Water main repaired, but Highway 20 still shut in Port Townsend
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Charlie Bermant/Peninsula Daily News
Crews work to fix the broken water main in front of the Tides Inn on Water Street in Port Townsend on Sunday.

By Charlie Bermant
Peninsula Daily News

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PORT TOWNSEND — A broken water main early Sunday closed state Highway 20 between Washington Street and the Port Townsend ferry terminal as crews worked throughout the day to repair the break.

Water service was restored to businesses and homes on the west end of downtown by afternoon, but the road will remain closed until the state Department of Transportation can provide materials.

Detour routes were set up to the ferry terminal. Motorists, especially truck drivers, were advised to plan for traffic slowdowns.

The broken pipe was in front of the Tides Inn at 1807 Water St.

When it was discovered, water was pouring out of the crack, creating a “river running down the road,” according to City Engineer Dave Peterson.

“The pressure from the water just lifted the street,” Peterson said.

The water was shut off between the Ferry Terminal and Kearney Street, and affected the Tides Inn, which offered partial discounts to guests checked in at the time, according to hotel employee Skeeter Martinez.

Crews dug out the area around the pipe and discovered the leak around 10:15 a.m.

After that time, a truck providing suction removed the standing water around the leak, although standing water in the pipes continued to flow.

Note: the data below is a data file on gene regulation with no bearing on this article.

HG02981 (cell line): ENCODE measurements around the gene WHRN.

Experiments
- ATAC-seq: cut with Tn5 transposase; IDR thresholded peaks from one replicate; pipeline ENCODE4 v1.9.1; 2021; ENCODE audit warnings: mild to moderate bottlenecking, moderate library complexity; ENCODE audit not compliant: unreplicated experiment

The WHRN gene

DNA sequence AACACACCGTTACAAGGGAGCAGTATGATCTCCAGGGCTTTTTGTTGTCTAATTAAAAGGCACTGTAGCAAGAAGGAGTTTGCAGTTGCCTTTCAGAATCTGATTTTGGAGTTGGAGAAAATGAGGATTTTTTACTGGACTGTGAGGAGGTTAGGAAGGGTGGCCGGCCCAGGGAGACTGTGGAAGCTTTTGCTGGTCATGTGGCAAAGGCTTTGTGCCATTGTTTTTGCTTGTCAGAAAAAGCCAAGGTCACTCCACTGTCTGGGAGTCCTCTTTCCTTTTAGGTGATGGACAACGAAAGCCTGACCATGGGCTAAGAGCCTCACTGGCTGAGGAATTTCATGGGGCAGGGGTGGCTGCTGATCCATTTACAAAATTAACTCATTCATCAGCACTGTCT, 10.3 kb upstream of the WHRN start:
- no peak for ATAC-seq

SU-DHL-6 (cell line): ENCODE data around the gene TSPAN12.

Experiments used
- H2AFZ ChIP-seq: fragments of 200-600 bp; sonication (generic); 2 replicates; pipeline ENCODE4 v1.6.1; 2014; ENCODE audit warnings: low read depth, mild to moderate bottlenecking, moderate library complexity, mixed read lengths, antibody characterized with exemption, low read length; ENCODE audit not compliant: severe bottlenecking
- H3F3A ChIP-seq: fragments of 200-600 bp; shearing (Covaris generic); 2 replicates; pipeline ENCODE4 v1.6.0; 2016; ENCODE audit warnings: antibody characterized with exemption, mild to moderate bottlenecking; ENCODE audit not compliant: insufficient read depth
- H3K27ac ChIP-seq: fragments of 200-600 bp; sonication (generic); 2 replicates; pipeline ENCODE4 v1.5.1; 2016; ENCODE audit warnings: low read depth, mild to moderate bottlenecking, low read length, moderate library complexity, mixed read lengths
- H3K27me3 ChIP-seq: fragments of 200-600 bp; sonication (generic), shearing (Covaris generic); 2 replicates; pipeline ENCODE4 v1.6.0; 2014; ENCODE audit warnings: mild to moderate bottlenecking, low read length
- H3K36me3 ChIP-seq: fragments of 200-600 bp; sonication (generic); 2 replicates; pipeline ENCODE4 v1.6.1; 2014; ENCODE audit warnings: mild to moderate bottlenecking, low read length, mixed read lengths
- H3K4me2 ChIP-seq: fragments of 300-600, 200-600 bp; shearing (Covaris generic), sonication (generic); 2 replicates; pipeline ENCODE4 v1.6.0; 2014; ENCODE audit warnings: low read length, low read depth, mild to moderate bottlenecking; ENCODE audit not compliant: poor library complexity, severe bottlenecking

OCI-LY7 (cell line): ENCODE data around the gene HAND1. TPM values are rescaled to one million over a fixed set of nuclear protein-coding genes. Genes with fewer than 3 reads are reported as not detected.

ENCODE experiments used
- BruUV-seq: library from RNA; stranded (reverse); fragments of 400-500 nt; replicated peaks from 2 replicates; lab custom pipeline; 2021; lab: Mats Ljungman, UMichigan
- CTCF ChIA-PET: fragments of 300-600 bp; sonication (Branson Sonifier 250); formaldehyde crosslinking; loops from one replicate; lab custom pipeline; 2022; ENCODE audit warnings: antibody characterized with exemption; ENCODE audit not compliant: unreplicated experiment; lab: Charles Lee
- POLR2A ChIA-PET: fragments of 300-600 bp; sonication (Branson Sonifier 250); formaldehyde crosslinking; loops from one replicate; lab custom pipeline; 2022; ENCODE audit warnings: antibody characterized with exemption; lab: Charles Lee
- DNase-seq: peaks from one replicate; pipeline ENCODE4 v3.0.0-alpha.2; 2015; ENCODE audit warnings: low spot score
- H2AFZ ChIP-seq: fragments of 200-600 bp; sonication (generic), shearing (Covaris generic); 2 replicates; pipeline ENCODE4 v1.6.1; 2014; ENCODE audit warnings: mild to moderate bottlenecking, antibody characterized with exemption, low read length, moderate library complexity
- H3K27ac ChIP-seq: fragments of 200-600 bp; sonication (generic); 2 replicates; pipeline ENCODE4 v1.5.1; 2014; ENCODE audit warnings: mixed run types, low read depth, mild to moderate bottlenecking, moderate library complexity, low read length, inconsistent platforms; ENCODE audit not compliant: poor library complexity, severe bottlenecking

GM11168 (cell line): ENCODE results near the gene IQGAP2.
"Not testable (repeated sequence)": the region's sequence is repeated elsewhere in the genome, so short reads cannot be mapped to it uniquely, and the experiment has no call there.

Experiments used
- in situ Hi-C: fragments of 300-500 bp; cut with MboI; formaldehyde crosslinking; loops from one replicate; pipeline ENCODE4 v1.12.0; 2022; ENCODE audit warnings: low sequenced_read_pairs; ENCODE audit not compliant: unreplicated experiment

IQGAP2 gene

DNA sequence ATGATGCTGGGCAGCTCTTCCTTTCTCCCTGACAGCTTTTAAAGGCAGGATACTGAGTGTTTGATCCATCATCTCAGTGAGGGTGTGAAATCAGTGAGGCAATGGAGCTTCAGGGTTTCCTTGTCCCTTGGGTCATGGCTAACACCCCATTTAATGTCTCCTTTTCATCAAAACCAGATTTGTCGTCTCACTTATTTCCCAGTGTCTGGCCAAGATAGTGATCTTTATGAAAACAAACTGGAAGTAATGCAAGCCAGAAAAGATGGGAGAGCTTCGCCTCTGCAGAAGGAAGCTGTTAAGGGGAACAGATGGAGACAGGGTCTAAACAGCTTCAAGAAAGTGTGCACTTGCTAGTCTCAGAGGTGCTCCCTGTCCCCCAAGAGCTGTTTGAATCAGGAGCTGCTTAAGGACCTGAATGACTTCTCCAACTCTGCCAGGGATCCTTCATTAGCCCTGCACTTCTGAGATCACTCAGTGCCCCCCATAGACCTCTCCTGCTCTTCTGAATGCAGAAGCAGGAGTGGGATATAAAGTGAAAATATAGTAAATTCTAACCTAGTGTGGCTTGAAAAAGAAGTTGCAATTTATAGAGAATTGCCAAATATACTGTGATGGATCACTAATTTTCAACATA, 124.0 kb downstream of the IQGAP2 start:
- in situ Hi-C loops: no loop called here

The Food Co-op at 414 Kearney St. also was flooded, both in the parking lot and the store. But Inventory Manager Deb Shortess said the water was cleaned up in time for the store's 9 a.m. opening.

Motorists heading toward downtown were routed onto Washington Street and Quincy Street.

Public Works Director Ken Clow said that while the operation to fix the pipe is straightforward, the repairs to the road could take several days to complete, as sand supporting it was washed out.

Port Townsend Police officer Ryan Smith said a plan for rerouting traffic was being developed.

Using a single alternating lane may not be possible, he said, as it would require officers to be stationed on either side of the repair to control traffic.

During the repair, Smith and Officer Sherry Erickson brought coffee and water to the crew.

City Water Resource Manager Ian Jablonski said water customers might notice some dirt or slight discoloration of their water, but as pressure was not lost in the transmission lines, no water boil advisory was necessary.

Jefferson County Reporter Charlie Bermant can be reached at 360-385-2335 or at charlie.bermant@peninsuladailynews.com.

Last modified: January 06. 2013 6:16PM
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